Chris Ingram: On the digital democratisation of media

f3120After World War II, in ten short years ad agencies swung rapidly from great hardship and limited scope in the Fifties, with strict newspaper rationing and no commercial TV or radio, to their full pomp and power in the Sixties, when they often dictated marketing strategy to clients. Rules evolved then that are largely still in place and unquestioned.

For example, agencies could not double up as media owners, otherwise they would “lose their agency commission”. And advertising and editorial departments should never mix: the integrity of the editorial must be untouched and only a third-rate medium would allow itself to be influenced by the advertiser.

Are any of these lines between different functions and roles relevant now? Doesn’t their blurring provide clues on where the future lies for media and communications businesses? These fundamental changes have been driven by the digital democratisation of media and communications.

Absolutely anyone can be a media owner now, so it would seem unkind to deny agencies this right. Technically, any entity that has a website is a media owner. Content is being created to be “consumed”. It doesn’t matter how good it is, if people are charged for access or if it attracts advertising – after all, the above descriptions would apply to many magazines and TV channels.

As an example, over the next nine months I am considering launching two websites for a total cost of £12,000. I don’t need to spend any more money. Initially I will write the editorial myself, then aim to attract others to write free of charge. They will be happy to do this because they will be part of a social network, so it will be seen as empowering, rather than exploitative.

Similarly, I don’t plan to spend anything on marketing because I will use my own connections first, then I will access others’ and find peer groups, affiliates and so on. A viral approach will be key.

If I fail, I’ve spent £12,000 on two product launches. I’m expecting to spend the money on the production of two nice-looking, user-friendly sites. Many in a similar position will spend less than this, as the market for website design and build has already become heavily commoditised, going the same way as ad agencies.

Of course, if I spend more (for example on search engine optimisation), I can greatly increase my chances of success, but the point remains that these would be unimaginable entry prices for new product launches only a few years ago.

Since every ad agency now has a website, they too are media owners, and if they are at all on the ball, they will know they have to keep the content current. This is exactly what any self-respecting journalist does, even on the smallest provincial newspaper.

The freedom created by the internet to distribute anything – instantly and freely – has meant anyone can become a journalist, whether talented or not, through blogging and social networking. These words (of wisdom or puerility) are distributed totally free of charge.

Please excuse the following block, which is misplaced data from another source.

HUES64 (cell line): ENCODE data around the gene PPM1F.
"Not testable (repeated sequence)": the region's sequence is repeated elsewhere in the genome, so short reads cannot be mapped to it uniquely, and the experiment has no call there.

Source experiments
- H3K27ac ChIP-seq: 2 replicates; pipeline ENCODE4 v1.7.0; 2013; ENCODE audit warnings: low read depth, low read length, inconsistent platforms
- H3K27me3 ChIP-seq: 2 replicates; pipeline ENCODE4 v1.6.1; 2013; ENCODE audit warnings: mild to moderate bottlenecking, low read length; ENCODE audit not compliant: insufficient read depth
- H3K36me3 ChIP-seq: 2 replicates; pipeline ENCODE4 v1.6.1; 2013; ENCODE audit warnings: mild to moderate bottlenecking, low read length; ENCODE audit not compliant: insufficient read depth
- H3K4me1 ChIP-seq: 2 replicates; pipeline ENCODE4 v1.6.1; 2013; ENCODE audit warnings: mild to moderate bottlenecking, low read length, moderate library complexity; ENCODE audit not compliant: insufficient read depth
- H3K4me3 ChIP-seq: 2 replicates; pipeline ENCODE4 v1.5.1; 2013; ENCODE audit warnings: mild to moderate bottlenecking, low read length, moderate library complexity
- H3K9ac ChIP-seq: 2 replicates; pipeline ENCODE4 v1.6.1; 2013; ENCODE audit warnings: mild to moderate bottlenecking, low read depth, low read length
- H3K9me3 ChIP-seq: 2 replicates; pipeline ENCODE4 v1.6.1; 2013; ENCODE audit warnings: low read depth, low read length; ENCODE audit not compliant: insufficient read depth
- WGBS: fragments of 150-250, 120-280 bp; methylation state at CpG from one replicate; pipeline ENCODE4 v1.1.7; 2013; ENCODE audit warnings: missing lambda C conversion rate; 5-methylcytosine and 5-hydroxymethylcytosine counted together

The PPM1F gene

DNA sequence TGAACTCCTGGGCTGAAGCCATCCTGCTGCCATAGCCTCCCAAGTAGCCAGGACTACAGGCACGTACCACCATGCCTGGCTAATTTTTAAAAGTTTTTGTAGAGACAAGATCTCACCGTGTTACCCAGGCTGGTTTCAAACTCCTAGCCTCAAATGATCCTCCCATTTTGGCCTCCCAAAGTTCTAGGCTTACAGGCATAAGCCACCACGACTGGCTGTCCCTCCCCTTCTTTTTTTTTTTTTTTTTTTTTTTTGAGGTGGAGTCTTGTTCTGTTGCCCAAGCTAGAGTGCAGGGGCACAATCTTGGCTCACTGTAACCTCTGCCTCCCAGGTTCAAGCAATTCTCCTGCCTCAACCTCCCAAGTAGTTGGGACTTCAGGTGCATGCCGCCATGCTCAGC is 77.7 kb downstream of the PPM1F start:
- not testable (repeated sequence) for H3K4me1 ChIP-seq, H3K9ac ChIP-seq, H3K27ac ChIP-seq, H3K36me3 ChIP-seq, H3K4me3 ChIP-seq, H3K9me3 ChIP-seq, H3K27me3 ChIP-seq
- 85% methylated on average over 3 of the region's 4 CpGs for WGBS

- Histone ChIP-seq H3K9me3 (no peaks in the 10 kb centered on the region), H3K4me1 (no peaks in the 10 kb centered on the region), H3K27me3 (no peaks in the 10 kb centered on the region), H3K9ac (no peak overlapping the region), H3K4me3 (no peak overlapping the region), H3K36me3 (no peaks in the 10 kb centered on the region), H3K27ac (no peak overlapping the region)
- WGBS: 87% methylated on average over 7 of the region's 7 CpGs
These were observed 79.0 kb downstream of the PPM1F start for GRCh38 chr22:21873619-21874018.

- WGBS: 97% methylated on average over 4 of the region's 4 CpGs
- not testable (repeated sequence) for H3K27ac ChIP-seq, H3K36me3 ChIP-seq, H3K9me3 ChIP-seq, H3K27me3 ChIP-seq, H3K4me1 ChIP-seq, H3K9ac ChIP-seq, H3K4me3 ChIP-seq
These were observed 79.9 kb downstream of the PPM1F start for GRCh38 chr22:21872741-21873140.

Unlike in the past, I won’t need to know anything about any mode of distribution at all, and I certainly don’t need to own any of them.
There are still a few powerful distribution gatekeepers (for example, Sky and, potentially, the mobile networks), but, essentially, trying to control channels of distribution is no longer the paying game it was.

This new democracy of content is not just an editorial threat, it’s a threat to advertising. Inviting consumers to create ads is usually accepted with great eagerness. Most will be crass, but some will have more cut-through than conventional advertising (for example KFC’s Celebration commercial). Surely the public writing ads for free is not good news for the creative fraternity? More to the point, blogs and social networks are together a clear threat to the long-established agency business model.

So blogging, social networking and all this viral stuff – whose territory is it? Apart from digital specialists, many media agencies claim it, but since these are all modern forms of word of mouth, shouldn’t this area belong to PR? Yet more blurring of lines.

So what to do about this confusing world? Here are eight tips. First, it’s only going to get ‘worse’, so get used to it. Second, the digital world is deliciously difficult to define. That’s why it’s fertile ground for entrepreneurs who, by their nature, are comfortable with ambiguity. Are you?

Third, you need to have a genuinely enquiring mind to keep up. Things are forever changing so you need to be forever interested. Fourth, you don’t “own” anything, so forget it. Success now comes from understanding and sharing. Understanding means getting inside other people’s heads, and sharing means thinking in terms of “we” instead of “I” – like the Asians.

Fifth, define your intellectual capital and value it, whenever and wherever you use it. Sixth, create intellectual capital – the digital world makes this more possible than ever before.

Seventh, don’t be a one-trick pony. Over-specialisation is now very dangerous unless you are genuinely world-class or have really caught today’s mood. And finally, above all, be mentally agile and adaptable.

Those who think that they will be OK if they buy a digital specialist, “so that they can keep a few geeks in the attic”, are destined to be digital dinosaurs.


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